The Cowen Institute is pleased to share with you the latest in K-12 education policy at the state and federal levels. Specifically, this update includes the following items:
BESE Recovery School District Committee Meeting
House Committee on Appropriations, Subcommittee on Education
General Update on Stimulus Funding for Education
Senator Harkin New Chair of Senate Education Committee
President Obama Speaks to Students
If you would like more information, please contact Nash Molpus at firstname.lastname@example.org.
The State Board of Elementary and Secondary Education (BESE) held for the first time on Tuesday, September 15, 2009, a meeting of the newly created Recovery School District (RSD) Committee. The committee addressed a variety of issues affecting RSD schools that were previously discussed in different BESE committees. RSD Superintendent Paul Vallas and his staff were on hand to provide information and answer questions.
Of particular interest was a discussion about the creation of an Oversight Committee for the School Facilities Master Plan for New Orleans, the approval of which was strongly supported by the Cowen Institute in December 2008. BESE members inquired as to why the Oversight Committee has not yet been formed, and members of the RSD Committee stated that they expect the Oversight Committee to be convened before BESE meets in October.
The Subcommittee on Education of the House Committee on Appropriations met on Monday, September 14, 2009, to hear an overview on the Recovery School District and its operations. The Subcommittee heard from various officials about finances, expenditures and revenues associated with the Recovery School District since its inception. Watch a video of the meeting on the Louisiana House of Representatives website [more info].
Title I School Improvement Grants
On August 26, 2009, U.S. Secretary of Education Arne Duncan announced draft requirements for the $3.5 billion in Title I School Improvement Grants. These grants are funded by $546 million in the fiscal year 2009 appropriation and an additional $3 billion from the American Recovery and Reinvestment Act (ARRA, or “the stimulus bill”) to support the transformational changes that are needed to turn around the nation’s lowest-achieving schools.
Under the rules proposed by the Department of Education, a state must identify the bottom five percent of its Title I schools in school improvement status. Each school district would then be required to implement an intervention according to the defined guidelines.
The Title I School Improvement Grants funding is a part of the Secretary’s goal to turn around the 5,000 lowest-performing schools over the next five years. Additional funding is available to meet this goal including $4.35 billion under the Race to the Top Fund and $650 million under the Investing in What Works and Innovation programs.
The U.S. Department of Education is currently receiving comments on the proposed regulations. If you would like to submit comments on these proposed regulations, click here .The deadline for comments is September 25, 2009.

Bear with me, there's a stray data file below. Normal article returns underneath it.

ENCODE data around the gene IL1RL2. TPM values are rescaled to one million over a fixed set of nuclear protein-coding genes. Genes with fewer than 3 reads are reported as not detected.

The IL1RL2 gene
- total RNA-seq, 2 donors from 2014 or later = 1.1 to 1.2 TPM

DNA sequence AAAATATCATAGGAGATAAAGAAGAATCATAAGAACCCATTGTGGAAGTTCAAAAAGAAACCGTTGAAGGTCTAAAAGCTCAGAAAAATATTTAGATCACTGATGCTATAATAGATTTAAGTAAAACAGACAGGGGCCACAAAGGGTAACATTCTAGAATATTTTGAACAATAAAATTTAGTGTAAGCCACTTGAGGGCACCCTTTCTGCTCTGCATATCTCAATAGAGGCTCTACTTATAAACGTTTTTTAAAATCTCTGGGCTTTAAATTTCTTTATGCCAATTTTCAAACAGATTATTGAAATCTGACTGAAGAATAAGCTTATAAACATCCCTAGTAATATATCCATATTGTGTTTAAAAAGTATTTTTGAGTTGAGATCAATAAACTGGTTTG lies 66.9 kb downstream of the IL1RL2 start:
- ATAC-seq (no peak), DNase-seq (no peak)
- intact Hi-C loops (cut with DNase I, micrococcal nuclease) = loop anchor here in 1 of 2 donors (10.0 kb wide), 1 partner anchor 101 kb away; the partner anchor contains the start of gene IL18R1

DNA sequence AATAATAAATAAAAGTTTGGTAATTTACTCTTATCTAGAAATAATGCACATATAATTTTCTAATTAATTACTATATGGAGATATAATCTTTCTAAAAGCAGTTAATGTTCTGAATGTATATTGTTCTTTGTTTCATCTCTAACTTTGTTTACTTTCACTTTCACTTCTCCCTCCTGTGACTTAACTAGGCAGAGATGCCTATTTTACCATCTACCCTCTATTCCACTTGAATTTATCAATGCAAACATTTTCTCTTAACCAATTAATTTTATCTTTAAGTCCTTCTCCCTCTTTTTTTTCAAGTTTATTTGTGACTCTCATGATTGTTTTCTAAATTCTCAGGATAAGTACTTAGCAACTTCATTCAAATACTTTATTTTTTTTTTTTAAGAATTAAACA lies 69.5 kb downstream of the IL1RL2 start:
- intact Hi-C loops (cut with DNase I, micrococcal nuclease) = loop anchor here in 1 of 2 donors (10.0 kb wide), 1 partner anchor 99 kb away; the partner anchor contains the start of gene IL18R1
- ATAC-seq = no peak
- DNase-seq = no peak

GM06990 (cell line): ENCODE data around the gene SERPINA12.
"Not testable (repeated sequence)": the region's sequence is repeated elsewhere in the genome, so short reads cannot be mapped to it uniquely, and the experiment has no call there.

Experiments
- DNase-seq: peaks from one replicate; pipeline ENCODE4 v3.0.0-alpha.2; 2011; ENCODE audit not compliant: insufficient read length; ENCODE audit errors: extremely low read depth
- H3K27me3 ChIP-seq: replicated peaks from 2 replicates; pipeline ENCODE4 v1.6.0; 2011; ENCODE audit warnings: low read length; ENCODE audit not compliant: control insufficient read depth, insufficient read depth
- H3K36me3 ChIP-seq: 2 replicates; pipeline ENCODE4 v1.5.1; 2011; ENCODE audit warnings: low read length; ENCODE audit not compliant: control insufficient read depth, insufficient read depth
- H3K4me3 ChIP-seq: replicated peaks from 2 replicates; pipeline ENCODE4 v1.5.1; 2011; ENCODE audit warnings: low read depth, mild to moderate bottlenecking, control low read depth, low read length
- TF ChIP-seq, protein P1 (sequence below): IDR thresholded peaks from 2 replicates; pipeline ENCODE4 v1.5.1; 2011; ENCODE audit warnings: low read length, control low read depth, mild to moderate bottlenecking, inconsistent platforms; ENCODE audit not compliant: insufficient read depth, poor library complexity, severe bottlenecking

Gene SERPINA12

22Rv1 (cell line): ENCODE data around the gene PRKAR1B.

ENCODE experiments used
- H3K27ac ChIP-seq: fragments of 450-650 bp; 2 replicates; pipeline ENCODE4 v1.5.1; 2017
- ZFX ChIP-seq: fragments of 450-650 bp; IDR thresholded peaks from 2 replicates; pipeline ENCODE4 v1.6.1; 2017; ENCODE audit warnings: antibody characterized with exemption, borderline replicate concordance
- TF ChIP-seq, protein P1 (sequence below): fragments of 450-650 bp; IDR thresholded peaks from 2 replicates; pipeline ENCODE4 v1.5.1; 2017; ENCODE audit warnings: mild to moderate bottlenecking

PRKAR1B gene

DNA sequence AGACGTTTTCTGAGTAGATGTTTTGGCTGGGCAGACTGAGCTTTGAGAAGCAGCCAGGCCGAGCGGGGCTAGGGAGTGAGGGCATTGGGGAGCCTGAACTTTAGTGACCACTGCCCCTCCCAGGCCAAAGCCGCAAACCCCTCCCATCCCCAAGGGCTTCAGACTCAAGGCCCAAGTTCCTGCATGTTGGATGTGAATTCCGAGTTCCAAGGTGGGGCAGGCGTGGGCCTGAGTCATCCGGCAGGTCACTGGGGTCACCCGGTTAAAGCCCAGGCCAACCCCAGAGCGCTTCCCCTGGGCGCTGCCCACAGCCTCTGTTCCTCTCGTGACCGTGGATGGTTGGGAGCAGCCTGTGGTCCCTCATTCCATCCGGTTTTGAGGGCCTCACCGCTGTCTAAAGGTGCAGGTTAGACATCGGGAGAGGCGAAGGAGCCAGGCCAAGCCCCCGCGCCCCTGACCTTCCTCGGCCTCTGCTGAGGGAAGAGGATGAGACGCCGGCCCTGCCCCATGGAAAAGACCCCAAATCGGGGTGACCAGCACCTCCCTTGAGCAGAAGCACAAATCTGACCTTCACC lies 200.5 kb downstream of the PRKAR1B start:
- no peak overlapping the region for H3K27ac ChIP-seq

To read the press release announcing the draft requirements for the Title I School Improvement Grants, click here.
Race to the Top Fund
The thirty-day public comment period on the proposed competition regulations for the $4 billion Race to the Top Fund ended on August 28, 2009. Over a thousand comments were received from states, school districts, teachers’ unions, organizations and individuals offering both support and criticism for the proposed rules.
The U.S. Department of Education plans to issue the final regulations in November, as well as an outline of the scoring framework that will explain how much weight the different criteria will receive. The department hopes to award the first of two phases of grant money to states early next year.
Senator Tom Harkin of Iowa has replaced the late Senator Edward Kennedy as chairman of the Senate Health, Education, Labor and Pensions (HELP) Committee. In addition to this new position, Sen. Harkin is also chairman of the Senate Appropriations subcommittee that oversees education spending, giving him broad control over both policy and funding issues for K-12 education in the Senate. Harkin, who has long been a champion for students in special education and a supporter of Kennedy’s work on education, will play a critical role in the upcoming reauthorizations of the Elementary and Secondary Education Act and the Individuals with Disabilities Education Act.
Educators across the country are saddened by the loss of Senator Kennedy, who was a powerful and passionate advocate for improving public education in the United States. Kennedy shaped every major education law passed since the 1960s, from Head Start to the Elementary and secondary Education Act, and he illustrated a deep commitment to ensuring access to high quality education for people of all ages – especially the neediest and most disadvantaged. His leadership on the HELP Committee will be sorely missed.
In a speech broadcast across the country on Tuesday, September 8, President Barack Obama challenged the nation’s students to take responsibility for their education, to set goals and do everything they can to succeed. Despite some controversy before the speech, Obama steered clear of partisan issues and instead focused on personal accountability, hard work and perseverance. To read the remarks and view a video of the speech, click here.